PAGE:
I’ve been reading Peter Turchin’s “Ages of Discord”, which tries to look at patterns of societal strife that he found in previous, pre-industrial civilizations such as Rome and France, and examine how it holds up in a post-industrial era. It bears some resemblance to other cycle theories like Strauss and Howe’s “Fourth Turning” or other long-wave models like Kondratiev Waves (K-Waves). The basic premise behind these ideas are that societies undergo cyclical or pendulum-like dynamics between relatively steady states of prosperity and stability, the internal dynamics of which then produce the conditions that precipitate reversions into turbulent periods of strife and chaotic change.
The important thing to keep in mind is that to that the likes of Turchin and other historical statisticians, the periods of societal discord that they try to map may look like this:
But when experienced in real life look more like this
If there’s one thing in this highly polarized world that everybody probably does agree on it’s that we are almost certainly already in one of these periods of discord right now.
What I’m finding most interesting from Turchin’s take on this isn’t that periods of stability are not terminated by resource depletion (a la the climate alarmists), or any other “limits to growth” per se. While population growth in pre-industrial societies may bump up against “neo-Malthusian” limits, it sets up a counter-cyclical decline in population growth. How these forces interact in a transition from stability to chaos is that an over-abundance of elites creates a situation of the political class splitting into factions and fighting over the spoils of what is now a shrinking pie in terms of real economic wealth:
“According to this theory, population growth in excess of the productivity gains of the land has several effects on social institutions. First, it leads to persistent price inflation, falling real wages, rural misery, urban migration, and increased frequency of food riots and wage protests.
Second, rapid expansion of population results in elite overproduction—an increased number of aspirants for the limited supply of elite positions. Increased intra-elite competition leads to the formation of rival patronage networks vying for state rewards. As a result, elites become riven by increasing rivalry and factionalism.
The above passage made me think of the 2016 US election, one that was framed as a populist political outsider taking on the Washington DC swamp… however as Turchin notes, somewhat uncannily….
“all these trends intensify, the end result is state bankruptcy and consequent loss of military control; elite movements of regional and national rebellion; and a combination of elite-mobilized and popular uprisings that expose the breakdown of central authority.”
Democratic Socialism, BLM, whatever comes next all have in common extremely well off elites (millionaires and billionaires) talking up a populist game against some ostensibly amorphous “Establishment”, to which these crusaders are loathe to admit their own membership.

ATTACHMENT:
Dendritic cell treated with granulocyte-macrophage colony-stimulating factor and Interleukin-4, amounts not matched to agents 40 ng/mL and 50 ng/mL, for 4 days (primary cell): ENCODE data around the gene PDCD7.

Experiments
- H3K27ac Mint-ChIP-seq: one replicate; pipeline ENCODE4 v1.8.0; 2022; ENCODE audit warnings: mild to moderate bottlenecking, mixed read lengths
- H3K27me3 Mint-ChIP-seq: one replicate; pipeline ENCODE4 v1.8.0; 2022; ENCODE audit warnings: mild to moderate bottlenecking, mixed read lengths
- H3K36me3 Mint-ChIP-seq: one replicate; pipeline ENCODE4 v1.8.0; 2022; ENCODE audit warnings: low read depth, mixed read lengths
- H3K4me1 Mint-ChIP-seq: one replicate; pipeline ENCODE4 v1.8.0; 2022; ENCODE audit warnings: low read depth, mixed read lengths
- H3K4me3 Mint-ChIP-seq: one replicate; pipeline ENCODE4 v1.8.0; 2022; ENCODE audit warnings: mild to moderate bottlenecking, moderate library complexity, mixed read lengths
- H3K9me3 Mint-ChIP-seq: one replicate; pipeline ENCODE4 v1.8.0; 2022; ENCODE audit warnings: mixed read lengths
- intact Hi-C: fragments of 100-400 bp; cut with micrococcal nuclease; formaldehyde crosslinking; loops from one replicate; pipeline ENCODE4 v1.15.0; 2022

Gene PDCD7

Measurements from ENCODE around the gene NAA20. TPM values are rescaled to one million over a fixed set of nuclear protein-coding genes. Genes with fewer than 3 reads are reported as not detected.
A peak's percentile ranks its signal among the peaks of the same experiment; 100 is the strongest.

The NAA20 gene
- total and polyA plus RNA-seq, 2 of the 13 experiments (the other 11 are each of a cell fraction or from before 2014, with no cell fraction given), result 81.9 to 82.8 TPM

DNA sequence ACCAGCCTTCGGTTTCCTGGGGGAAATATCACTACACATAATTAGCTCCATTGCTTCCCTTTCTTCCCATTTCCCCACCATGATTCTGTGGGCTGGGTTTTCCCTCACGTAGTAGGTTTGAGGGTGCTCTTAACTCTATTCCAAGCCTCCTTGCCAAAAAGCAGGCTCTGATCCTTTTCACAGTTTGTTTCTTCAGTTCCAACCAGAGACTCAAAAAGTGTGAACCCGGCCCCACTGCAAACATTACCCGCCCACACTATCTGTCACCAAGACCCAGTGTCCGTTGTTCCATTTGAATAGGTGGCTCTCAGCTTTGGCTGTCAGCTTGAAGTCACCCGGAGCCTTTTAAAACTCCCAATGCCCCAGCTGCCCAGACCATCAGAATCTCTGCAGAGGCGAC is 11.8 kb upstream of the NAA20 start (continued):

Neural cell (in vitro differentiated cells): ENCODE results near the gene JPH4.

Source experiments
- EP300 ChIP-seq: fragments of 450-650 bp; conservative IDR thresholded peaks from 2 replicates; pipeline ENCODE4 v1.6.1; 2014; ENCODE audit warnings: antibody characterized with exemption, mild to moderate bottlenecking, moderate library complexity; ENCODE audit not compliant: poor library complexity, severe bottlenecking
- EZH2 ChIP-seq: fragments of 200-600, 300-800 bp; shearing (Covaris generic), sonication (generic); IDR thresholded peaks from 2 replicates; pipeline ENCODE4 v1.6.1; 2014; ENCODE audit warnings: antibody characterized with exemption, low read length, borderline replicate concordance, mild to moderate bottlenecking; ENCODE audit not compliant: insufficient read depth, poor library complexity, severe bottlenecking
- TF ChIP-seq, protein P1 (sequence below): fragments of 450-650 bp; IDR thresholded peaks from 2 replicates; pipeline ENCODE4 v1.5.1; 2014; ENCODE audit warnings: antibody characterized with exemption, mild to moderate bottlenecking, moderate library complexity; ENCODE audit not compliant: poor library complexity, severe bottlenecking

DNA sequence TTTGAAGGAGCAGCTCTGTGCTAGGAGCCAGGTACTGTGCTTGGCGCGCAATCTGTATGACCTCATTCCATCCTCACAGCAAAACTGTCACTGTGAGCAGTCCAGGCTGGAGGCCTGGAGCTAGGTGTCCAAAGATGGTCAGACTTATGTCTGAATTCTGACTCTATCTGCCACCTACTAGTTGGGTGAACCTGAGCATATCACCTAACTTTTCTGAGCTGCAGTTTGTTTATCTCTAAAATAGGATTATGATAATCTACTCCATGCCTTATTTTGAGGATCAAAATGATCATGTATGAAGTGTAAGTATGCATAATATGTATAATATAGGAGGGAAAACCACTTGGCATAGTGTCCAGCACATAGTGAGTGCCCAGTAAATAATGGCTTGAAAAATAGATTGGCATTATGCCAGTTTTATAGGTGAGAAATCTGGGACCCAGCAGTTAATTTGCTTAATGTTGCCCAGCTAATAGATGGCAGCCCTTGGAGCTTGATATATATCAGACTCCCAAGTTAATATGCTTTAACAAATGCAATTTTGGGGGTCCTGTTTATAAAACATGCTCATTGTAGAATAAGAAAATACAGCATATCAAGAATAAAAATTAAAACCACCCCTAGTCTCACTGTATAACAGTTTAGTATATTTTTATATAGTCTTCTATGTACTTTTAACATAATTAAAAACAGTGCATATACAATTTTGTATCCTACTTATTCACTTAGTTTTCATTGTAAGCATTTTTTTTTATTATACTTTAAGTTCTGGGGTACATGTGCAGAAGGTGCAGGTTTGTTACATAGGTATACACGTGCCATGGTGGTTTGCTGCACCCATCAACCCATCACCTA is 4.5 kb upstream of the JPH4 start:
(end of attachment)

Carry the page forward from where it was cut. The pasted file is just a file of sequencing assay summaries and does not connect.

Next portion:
Regional governors and in increasingly more cases, entire police forces are essentially “going rogue”. It all sounds in the ballpark of what Turchin is talking about.
Then the media makes useful idiots of us all, reframing as existential battles between good and evil what are really just internecine conflicts between elites who regard everybody else as serfs (in much the same way that I have always privately thought that World War 1 was, at it’s core, a family squabble among a pan-European dynasty that ruled by divine right).
Which brings us to today, which Turchin doesn’t assert, but I couldn’t help but notice another eerily prescient remark:
“epidemics and even pandemics strike disproportionately often during the disintegrative phases of secular cycles”
Global lockdowns and fiscal stimulus are once again framed as public safety and societal stabilizing measures. However as some commentators (thinking specifically of Danielle Di Martino) observed: The financial system was coming unglued, and the central bankers needed Covid because they were about to pull a Hail Mary to save a rapidly deteriorating globalized economy.
The Great Pivot: Covid-to-Climate
What’s probably coming next: ubiquitous climate change alarmism, can be understood to mean there aren’t enough private jets to go around, and it was even getting crowded in First Class.
Everything coming out of unaccountable policy institutes like the WEF and the mainstream media are just reframings of what Turchin calls “elite overproduction” such that the rabble believes the revocation of their civil liberties and the decline in their living standards is necessary and just.
What are the alternatives?
Maybe neo-Malthusianism has its place, given The Climate? This is an important question because the signs are already around us that as the pandemic fizzles The Great Pivot will be from COVID-to-Climate.
For starters, numerous environmental and ecological scholars and thinkers who are concerned about humanity’s effects on the ecosystem are vehemently opposed to climate alarmism, finding it destructive and self-defeating. This warrants multiple separate articles but I’ll mention Michael Shellenberger’s “Apocalypse Never” and former Under-Secretary for Energy under Obama, Steven Koonin’s “Unsettled Science”. The latter isn’t out until next month, but Demetri Kofinas just had him on Hidden Forces, I strongly suggest listening and sharing it.